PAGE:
After that I just decided to get high back home, so naturally I went home quite a lot. Partially because I missed my friends, partially because I wanted to get high and actually enjoy it. At this point I wasn’t smoking weed but still doing cocaine on the weekends, so my thoughts were constantly going about a hundred miles an hour. My weeknights at uni were plagued by horrific nightmares; all my fears and my shame waking me up in the middle of the night, sometimes even in tears, and nearly every one featured that girl in some way. There was about two-week period which was probably the most suicidal time of my life. Every night before I went to sleep I told myself that she probably hates me and can’t wait for a more attractive, healthier guy to come along. In the daytime though, we just laughed and joked like pals.

The days were great, as a matter of fact. We’d go to each other’s rooms to talk about ourselves and each other for hours on end. Gradually I stopped going home so much, I couldn’t believe she just wanted to be around me for the sake of it. It was encapsulating to know that something I said or did got a positive reaction from her—the approval from this person made me feel special again, like I was on another level to other people again. The thing is though I wasn’t gonna brag about how much time I spent with her, and I wasn’t gonna do it because it was a guaranteed good feeling, I did it because I knew she wanted me to. I wasn’t dealing with an unfeeling substance anymore, I knew I was making someone else happy.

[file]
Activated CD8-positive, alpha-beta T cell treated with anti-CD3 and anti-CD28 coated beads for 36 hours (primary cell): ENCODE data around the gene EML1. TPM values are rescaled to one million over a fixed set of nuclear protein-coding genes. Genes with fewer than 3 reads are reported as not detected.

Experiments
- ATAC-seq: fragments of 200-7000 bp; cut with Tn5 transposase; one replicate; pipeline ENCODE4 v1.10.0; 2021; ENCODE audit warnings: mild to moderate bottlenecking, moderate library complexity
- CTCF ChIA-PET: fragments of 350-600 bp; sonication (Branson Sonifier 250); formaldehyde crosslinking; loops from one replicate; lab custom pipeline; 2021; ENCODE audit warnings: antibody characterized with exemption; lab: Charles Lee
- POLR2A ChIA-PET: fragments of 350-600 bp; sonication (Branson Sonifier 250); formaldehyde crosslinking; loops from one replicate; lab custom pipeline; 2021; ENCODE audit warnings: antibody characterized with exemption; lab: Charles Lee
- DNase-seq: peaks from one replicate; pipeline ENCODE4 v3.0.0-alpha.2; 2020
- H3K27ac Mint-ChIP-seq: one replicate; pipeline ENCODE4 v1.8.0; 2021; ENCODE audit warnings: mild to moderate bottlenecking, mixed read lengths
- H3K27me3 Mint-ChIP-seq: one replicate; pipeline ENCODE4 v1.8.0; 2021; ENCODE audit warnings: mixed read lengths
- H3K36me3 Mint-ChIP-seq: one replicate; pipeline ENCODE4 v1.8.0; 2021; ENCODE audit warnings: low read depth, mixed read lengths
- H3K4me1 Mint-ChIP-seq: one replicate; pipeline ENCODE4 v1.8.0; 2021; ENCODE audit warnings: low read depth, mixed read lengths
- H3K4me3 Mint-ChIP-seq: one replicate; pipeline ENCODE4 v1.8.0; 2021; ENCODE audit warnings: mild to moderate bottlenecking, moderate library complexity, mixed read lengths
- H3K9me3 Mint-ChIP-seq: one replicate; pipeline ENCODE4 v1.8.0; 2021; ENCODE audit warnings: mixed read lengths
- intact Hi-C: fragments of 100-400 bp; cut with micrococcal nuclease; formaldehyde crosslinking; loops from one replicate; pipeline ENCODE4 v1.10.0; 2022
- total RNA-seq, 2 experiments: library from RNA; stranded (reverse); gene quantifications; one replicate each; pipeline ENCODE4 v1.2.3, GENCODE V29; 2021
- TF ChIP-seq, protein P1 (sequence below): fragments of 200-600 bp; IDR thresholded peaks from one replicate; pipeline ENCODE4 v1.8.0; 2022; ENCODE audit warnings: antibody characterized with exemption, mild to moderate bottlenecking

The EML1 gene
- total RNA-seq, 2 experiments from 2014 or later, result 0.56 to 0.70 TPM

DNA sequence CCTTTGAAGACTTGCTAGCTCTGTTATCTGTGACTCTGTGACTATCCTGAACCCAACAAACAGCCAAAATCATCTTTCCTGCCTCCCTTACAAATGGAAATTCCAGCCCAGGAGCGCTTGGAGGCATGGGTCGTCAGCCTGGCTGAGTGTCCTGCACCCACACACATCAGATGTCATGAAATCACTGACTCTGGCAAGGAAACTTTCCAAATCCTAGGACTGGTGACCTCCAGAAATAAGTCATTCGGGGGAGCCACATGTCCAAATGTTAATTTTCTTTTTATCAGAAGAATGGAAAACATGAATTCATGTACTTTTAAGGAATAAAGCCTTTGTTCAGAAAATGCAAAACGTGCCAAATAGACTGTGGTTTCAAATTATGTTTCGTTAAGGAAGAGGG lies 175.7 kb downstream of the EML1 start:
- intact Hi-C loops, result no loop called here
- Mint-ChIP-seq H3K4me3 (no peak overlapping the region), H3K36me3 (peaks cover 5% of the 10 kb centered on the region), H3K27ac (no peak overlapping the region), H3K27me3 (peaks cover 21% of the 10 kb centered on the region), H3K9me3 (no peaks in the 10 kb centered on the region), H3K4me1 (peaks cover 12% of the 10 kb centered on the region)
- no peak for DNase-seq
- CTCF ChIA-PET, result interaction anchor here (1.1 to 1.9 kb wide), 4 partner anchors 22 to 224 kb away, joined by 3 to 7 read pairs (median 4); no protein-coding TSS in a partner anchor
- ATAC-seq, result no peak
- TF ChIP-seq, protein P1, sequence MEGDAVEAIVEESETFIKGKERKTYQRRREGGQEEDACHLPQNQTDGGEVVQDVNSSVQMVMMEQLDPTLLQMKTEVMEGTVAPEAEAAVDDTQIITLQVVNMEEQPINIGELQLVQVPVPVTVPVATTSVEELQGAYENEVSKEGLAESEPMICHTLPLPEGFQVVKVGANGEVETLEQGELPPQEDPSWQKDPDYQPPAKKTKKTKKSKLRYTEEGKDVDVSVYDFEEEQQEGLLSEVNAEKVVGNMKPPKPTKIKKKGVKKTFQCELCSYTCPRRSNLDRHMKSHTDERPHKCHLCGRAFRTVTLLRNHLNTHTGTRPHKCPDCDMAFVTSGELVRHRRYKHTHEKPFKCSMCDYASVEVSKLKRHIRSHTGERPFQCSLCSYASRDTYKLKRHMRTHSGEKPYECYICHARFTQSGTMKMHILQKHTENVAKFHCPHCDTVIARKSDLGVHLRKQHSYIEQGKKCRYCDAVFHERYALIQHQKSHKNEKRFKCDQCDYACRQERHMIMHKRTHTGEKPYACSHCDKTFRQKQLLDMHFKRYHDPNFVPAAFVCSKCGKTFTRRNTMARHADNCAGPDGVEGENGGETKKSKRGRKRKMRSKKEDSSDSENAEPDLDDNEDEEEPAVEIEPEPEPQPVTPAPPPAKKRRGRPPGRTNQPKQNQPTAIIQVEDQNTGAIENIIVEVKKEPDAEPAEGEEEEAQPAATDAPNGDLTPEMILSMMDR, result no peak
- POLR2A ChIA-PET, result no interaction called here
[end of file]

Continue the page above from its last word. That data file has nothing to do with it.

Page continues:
This went on for about a month and a half, until I heard some gossip from a mutual friend who told me that she does in fact like me, she was just too scared for things to move quickly so she assumed I’d get bored of her. Here I am terrified of the expectations of sex, and basically getting high off talking to her and she thinks I’m impatient. Eventually I managed to get into her bed; we didn’t do anything, we just slept together. This became the standard and people couldn’t believe we were just in there cuddling. A few of the guys actually teased me for it so I went along and pretended I was holding out. Honestly I didn’t care if she never wanted to have sex with me; I was just enjoying being happy not worrying that it’d run out.

Every night I slept in her bed I didn’t have a single nightmare, and the self-loathing in my head calmed down. I noticed another thing… I had never been more attracted to another person in my life than I was with her. I knew as soon as she was ready, I would be too.

We’ve been together over half a year now in a very fun relationship with all the trimmings. Yeah, I still get high here and there but never on my own anymore. I’m well aware how risky it is for all these problems to come down on one person, but I’m never gonna ask anything more of that girl. What really matters is I can see what’s important, and that’s being somebody who’s worth being around for who they are, not what they can bring. There’s just better highs out there than the ones you can buy on the street, and the best ones don’t run out when you’re broke, if anything they make you richer.


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    Jon McGuiganWritten by Jon McGuigan